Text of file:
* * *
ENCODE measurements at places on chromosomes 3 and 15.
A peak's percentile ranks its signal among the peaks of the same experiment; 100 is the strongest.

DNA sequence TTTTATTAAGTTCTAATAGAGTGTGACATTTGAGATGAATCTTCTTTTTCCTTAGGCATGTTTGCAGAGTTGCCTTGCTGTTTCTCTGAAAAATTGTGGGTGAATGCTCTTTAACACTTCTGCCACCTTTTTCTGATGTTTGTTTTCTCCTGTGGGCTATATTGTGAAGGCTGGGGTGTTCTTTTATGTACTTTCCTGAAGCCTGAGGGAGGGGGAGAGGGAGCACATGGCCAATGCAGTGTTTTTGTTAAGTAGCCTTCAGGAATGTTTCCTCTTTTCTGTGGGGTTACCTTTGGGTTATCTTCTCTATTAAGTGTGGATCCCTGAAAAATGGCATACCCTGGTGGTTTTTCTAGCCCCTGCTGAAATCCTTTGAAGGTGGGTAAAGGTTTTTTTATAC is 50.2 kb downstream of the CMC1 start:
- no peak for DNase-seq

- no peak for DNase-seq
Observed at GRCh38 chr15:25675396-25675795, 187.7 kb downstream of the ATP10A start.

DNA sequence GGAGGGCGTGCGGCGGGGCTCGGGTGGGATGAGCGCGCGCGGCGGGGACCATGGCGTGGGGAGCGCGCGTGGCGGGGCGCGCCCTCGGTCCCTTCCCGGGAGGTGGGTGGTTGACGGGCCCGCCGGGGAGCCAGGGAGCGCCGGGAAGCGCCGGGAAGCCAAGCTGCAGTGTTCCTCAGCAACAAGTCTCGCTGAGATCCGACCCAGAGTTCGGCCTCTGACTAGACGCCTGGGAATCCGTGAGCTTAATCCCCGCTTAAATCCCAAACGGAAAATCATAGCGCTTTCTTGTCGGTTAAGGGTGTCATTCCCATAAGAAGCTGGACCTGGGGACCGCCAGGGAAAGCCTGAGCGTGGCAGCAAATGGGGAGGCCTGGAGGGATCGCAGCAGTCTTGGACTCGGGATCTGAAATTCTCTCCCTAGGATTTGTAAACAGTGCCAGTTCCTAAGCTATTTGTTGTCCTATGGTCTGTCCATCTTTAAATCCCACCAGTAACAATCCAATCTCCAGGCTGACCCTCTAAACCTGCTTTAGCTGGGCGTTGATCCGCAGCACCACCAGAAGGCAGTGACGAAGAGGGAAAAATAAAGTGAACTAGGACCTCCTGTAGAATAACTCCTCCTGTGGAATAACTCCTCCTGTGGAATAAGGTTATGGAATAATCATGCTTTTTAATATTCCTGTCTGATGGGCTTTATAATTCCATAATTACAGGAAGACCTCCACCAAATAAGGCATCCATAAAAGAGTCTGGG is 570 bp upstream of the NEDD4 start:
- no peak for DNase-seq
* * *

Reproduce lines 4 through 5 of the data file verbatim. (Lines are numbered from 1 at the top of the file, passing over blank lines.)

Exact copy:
- no peak for DNase-seq

- no peak for DNase-seq